Fooling image recognition software
Written by Mark Evans
Image recognition software can be fooled by the addition of a simple ‘adversarial image patch’ next to any object, according to a recent report.
Adversarial patches can be used universally to attack any scene, work under a wide variety of transformations, added to any scene, photographed, and even when the patches are small they cause the image classifiers to ignore the other items in the scene and report a chosen target class.
The report, written by Tom Brown, Dandelion Mané, Aurko Roy, Martín Abadi, and Justin Gilmer, and published on academic site arXiv, uses the example of a banana correctly identified on its own with 97 per cent confidence, but then when a 2D adversarial image patch is placed next to it, it is reclassified by the image recognition software as a toaster with 99 per cent confidence.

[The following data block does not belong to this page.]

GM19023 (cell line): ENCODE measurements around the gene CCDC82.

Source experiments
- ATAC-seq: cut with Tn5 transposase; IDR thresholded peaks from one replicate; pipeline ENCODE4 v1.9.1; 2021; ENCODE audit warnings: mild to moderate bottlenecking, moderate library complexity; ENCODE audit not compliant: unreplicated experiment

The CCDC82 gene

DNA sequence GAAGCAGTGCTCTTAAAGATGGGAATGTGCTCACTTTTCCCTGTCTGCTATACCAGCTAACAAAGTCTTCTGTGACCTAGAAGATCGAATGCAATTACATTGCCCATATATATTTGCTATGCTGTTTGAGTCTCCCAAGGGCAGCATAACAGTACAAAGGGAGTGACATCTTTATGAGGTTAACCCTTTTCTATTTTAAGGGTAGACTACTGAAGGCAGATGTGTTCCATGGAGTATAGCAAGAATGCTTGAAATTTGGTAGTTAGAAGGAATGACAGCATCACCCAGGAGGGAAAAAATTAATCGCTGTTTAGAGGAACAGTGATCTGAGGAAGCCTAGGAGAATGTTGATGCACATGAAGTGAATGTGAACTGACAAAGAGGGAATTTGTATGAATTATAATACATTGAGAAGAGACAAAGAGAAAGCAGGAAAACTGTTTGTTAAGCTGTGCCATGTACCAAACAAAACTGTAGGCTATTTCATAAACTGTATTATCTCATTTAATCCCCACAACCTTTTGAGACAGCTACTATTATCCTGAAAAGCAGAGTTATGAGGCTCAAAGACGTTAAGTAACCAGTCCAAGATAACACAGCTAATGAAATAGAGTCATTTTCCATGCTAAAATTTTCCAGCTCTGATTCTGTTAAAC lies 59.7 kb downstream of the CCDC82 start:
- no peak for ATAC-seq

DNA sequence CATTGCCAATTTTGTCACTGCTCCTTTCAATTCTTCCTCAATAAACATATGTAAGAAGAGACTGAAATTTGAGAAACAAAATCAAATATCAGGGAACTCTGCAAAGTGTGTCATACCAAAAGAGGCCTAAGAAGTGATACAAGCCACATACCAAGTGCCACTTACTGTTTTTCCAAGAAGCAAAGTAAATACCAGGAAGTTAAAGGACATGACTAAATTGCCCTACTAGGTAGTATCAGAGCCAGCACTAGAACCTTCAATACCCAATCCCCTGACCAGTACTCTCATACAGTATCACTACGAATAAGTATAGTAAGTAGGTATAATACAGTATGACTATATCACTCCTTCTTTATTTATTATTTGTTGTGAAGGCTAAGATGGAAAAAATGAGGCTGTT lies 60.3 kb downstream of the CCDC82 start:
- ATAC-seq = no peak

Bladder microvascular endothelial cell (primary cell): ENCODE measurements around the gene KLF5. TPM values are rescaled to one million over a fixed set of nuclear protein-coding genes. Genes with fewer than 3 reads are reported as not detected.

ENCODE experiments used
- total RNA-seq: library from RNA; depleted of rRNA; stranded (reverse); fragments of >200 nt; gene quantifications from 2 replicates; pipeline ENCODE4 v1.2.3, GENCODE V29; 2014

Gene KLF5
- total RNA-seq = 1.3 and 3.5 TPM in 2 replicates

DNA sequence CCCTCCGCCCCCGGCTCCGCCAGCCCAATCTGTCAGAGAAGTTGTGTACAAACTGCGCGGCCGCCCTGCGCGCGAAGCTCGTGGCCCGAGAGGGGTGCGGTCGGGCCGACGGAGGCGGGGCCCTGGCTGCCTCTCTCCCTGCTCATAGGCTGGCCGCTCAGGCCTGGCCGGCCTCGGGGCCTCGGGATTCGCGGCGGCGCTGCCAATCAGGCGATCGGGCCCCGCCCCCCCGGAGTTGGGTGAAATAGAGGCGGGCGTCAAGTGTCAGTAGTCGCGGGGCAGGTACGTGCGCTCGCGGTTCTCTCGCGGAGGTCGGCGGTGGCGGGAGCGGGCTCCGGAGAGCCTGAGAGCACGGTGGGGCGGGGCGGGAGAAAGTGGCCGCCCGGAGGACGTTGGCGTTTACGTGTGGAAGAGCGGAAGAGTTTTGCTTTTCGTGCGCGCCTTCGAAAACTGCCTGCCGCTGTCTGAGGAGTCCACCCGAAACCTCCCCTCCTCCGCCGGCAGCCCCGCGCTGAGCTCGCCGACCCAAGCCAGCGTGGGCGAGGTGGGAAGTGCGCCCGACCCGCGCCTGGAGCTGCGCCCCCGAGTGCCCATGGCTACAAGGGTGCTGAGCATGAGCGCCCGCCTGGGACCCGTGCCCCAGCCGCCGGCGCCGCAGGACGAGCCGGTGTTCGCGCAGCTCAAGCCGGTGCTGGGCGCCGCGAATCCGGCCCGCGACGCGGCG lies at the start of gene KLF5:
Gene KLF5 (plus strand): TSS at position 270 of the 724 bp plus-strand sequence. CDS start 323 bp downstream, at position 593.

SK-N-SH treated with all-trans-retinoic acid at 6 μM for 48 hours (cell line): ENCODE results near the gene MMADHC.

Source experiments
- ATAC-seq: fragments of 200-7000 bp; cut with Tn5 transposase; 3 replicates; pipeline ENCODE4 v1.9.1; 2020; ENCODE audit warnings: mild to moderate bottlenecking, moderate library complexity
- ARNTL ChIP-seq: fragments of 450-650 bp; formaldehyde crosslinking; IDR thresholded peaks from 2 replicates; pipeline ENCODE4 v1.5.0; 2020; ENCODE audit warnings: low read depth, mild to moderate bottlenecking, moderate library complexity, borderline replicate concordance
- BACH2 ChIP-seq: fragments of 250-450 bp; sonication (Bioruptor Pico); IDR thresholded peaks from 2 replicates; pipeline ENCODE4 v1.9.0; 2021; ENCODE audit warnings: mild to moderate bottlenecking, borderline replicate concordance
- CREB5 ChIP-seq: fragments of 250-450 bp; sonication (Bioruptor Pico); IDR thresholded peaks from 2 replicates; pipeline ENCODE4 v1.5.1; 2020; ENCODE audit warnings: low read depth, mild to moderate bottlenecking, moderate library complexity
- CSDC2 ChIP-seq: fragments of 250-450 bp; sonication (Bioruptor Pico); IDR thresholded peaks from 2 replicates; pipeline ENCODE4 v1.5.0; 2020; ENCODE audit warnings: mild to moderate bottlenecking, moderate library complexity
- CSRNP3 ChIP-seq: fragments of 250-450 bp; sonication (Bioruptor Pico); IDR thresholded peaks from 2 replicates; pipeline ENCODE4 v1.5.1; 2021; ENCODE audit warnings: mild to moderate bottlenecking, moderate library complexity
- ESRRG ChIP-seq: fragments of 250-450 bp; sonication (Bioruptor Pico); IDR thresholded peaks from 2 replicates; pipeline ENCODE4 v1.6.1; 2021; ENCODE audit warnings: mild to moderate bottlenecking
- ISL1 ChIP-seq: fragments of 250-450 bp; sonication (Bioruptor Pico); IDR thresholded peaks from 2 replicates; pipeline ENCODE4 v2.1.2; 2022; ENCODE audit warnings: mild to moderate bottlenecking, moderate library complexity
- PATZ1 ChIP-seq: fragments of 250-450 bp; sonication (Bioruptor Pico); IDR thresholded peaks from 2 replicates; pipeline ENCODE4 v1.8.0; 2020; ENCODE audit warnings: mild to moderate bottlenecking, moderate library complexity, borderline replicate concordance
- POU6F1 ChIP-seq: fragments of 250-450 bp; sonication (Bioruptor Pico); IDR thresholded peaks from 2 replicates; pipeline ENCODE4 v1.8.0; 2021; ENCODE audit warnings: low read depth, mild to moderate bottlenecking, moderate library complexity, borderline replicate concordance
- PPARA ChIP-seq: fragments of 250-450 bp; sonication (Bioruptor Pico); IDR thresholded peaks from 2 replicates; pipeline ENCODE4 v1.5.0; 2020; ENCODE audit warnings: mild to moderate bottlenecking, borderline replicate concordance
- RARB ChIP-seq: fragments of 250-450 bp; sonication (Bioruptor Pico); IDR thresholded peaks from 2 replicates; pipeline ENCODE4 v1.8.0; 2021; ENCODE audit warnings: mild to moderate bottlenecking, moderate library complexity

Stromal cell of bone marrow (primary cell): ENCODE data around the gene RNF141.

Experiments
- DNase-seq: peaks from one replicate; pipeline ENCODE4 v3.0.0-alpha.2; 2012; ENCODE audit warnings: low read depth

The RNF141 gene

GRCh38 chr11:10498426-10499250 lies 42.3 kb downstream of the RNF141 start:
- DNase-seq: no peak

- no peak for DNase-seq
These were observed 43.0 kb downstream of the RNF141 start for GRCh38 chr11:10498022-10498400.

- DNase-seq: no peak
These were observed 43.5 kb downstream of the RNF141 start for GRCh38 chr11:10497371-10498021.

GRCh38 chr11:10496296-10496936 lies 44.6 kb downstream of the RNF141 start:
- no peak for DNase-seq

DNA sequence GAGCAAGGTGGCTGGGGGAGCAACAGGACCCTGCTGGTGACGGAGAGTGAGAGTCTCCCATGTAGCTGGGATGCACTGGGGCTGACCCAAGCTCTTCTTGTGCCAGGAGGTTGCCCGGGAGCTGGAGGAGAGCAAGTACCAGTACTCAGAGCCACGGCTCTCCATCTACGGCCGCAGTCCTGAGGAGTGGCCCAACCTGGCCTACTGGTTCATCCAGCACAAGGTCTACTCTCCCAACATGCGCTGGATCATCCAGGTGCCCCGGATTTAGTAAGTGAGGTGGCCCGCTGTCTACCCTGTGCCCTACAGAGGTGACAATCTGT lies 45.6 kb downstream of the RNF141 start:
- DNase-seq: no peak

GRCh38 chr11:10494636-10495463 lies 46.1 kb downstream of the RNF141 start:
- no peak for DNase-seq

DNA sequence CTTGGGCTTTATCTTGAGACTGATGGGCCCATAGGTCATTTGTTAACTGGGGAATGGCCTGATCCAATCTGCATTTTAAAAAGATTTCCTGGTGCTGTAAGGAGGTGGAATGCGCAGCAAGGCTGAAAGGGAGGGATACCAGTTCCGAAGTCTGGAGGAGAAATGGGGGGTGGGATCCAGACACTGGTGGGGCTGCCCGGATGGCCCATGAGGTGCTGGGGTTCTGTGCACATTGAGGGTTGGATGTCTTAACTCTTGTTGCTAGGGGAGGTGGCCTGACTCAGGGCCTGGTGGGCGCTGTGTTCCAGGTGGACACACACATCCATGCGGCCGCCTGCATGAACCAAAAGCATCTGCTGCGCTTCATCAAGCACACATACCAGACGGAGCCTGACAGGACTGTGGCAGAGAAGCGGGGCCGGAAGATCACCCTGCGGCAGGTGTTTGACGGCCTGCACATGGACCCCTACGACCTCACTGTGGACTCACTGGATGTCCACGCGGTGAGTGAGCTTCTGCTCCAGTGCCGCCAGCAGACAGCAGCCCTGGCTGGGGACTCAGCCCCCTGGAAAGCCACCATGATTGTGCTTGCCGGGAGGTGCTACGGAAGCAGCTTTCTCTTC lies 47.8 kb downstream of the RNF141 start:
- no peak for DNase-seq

The pattern consistently fooled image recognition software when it took up at least 10 per cent of a scene – whilst a photograph of a real toaster was less likely to be able to fool the software, even at a larger scale.
The authors warn that because the patches are universal, and any attacker does not need to know what image they are attacking, such a patch could be widely distributed across the Internet to print out and use.